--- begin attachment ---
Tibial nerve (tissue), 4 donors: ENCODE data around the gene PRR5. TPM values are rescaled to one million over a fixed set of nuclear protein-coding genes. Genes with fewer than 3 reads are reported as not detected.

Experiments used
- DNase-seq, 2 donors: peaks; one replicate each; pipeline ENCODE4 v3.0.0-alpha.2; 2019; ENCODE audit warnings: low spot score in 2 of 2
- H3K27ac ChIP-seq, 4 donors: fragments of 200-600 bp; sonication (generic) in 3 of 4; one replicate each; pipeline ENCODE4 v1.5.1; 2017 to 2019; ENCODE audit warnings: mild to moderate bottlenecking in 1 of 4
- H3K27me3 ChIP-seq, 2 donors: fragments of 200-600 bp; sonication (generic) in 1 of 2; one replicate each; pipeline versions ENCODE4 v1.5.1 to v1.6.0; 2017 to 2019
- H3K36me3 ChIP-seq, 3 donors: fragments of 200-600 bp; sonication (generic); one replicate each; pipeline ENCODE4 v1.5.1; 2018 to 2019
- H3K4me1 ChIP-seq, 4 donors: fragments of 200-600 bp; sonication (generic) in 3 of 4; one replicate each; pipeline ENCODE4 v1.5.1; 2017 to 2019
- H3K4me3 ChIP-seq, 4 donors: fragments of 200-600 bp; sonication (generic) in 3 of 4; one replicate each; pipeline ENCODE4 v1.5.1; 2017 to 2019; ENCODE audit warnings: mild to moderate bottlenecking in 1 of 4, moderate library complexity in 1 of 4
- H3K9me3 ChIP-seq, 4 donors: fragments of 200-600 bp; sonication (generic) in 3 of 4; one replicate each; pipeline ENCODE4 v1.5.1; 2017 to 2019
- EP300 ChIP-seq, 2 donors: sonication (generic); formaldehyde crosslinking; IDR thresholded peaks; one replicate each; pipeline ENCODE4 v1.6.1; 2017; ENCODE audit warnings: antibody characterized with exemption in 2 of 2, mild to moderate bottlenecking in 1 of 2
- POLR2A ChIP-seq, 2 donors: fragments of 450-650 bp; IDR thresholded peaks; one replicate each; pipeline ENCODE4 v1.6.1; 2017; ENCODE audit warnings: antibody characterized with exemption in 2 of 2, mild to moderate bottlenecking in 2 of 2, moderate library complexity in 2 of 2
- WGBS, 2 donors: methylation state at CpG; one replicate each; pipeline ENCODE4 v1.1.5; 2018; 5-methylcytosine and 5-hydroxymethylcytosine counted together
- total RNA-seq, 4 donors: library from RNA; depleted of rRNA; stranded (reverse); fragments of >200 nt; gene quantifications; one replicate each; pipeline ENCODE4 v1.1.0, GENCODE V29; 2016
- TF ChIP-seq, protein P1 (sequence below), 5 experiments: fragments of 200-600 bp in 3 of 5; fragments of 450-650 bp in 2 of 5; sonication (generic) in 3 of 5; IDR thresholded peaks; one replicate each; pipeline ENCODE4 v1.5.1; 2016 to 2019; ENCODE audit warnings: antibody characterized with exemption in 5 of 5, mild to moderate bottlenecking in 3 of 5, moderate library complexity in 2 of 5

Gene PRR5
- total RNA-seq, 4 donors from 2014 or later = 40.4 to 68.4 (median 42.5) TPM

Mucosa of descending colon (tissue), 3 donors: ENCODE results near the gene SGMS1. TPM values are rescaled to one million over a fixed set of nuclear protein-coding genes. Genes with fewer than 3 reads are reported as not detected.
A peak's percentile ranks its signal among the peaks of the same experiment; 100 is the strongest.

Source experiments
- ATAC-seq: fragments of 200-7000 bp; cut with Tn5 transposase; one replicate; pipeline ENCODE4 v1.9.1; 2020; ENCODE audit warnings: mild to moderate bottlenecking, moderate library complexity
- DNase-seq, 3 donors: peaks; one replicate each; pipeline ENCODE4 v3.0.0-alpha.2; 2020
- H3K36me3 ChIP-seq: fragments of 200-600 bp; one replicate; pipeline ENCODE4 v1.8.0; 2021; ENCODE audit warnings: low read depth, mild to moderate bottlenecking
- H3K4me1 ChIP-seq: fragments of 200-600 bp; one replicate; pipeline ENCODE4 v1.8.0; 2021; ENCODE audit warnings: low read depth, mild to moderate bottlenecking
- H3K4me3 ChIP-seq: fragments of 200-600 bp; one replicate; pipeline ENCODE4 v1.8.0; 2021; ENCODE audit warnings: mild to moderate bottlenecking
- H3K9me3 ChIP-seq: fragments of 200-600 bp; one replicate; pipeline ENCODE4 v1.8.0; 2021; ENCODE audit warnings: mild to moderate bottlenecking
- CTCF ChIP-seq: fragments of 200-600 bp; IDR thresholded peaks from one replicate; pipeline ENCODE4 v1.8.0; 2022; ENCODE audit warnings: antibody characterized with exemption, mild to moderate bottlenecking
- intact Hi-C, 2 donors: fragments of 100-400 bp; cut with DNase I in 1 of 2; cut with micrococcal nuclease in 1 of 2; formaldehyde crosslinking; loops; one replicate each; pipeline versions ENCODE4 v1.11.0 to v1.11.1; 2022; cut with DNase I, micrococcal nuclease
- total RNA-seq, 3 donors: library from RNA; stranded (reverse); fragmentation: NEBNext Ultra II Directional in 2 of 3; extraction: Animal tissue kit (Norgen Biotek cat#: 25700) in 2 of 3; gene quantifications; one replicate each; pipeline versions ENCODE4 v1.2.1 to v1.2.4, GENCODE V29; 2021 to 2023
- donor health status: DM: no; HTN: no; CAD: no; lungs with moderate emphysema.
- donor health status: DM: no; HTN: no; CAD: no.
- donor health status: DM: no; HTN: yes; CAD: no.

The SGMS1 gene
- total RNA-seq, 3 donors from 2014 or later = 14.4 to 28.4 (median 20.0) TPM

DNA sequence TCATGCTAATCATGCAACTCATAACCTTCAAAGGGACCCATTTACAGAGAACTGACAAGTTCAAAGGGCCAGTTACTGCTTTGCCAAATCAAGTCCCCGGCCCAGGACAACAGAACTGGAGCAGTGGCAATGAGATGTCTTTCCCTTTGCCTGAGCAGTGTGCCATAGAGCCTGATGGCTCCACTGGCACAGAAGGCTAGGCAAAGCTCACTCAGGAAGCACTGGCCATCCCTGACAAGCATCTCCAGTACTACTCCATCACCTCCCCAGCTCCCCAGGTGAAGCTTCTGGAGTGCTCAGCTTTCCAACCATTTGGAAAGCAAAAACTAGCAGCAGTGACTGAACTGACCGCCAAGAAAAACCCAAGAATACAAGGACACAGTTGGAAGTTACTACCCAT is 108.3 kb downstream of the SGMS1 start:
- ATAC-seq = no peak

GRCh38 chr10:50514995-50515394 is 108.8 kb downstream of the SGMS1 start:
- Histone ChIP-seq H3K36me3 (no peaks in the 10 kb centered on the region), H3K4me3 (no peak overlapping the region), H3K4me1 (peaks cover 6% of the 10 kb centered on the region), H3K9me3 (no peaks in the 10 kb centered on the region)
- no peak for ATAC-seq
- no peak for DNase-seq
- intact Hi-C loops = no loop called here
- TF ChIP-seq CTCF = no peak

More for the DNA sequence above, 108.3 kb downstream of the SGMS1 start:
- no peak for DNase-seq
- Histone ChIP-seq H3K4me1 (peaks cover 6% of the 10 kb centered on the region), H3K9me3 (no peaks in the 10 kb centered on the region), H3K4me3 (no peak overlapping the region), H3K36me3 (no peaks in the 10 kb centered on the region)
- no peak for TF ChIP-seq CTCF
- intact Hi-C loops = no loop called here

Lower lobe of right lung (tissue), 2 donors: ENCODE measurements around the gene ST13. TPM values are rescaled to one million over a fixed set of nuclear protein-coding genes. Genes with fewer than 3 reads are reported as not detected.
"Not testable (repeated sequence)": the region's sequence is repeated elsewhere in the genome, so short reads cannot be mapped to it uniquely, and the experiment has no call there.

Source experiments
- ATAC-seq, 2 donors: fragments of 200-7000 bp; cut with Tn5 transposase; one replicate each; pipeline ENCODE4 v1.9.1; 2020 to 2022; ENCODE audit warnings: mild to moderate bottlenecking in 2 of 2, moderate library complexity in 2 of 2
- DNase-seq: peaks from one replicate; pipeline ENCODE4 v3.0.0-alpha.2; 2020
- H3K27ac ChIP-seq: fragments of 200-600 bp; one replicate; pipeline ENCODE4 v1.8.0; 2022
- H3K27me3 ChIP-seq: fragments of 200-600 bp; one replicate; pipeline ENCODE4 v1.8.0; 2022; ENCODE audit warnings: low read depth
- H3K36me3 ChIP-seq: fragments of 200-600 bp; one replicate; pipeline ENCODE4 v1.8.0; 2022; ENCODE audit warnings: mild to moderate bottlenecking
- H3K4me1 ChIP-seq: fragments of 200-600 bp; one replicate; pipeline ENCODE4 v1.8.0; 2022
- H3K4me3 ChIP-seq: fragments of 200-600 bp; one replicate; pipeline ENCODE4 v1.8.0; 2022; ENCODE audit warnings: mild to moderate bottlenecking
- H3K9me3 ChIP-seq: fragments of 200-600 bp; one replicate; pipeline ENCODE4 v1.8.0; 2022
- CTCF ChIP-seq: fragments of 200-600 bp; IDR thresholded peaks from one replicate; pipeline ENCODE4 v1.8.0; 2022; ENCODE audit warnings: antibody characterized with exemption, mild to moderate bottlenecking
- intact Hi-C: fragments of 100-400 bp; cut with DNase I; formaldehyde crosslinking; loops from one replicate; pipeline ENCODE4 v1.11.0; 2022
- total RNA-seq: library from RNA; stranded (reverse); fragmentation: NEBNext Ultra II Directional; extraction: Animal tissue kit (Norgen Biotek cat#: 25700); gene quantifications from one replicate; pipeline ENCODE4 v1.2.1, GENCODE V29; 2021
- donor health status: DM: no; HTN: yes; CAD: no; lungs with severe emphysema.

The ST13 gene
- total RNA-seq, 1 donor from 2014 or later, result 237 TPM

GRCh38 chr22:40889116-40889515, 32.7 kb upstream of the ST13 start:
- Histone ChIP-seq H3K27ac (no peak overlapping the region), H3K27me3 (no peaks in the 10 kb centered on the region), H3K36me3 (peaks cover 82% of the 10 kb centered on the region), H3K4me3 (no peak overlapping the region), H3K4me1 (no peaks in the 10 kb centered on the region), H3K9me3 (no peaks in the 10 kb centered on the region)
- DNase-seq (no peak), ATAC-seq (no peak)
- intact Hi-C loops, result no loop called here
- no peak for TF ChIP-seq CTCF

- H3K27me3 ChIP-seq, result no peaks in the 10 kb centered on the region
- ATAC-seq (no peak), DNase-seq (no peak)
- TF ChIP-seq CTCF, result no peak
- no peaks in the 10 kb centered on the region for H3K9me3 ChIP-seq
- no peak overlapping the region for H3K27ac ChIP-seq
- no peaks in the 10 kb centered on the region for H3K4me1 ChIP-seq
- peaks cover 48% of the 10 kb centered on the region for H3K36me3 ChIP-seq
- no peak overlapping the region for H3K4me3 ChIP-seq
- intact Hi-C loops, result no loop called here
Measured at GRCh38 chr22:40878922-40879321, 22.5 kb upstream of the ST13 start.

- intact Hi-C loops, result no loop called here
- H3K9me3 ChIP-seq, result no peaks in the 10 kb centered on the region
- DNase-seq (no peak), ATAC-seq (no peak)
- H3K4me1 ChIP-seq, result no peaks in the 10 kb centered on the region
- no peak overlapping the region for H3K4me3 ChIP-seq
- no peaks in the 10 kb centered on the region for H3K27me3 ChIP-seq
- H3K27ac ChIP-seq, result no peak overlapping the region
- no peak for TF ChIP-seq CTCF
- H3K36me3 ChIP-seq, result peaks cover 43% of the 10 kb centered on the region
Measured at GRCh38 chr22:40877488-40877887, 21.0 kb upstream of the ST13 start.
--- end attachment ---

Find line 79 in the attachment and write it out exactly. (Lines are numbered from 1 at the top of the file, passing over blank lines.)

- intact Hi-C loops, result no loop called here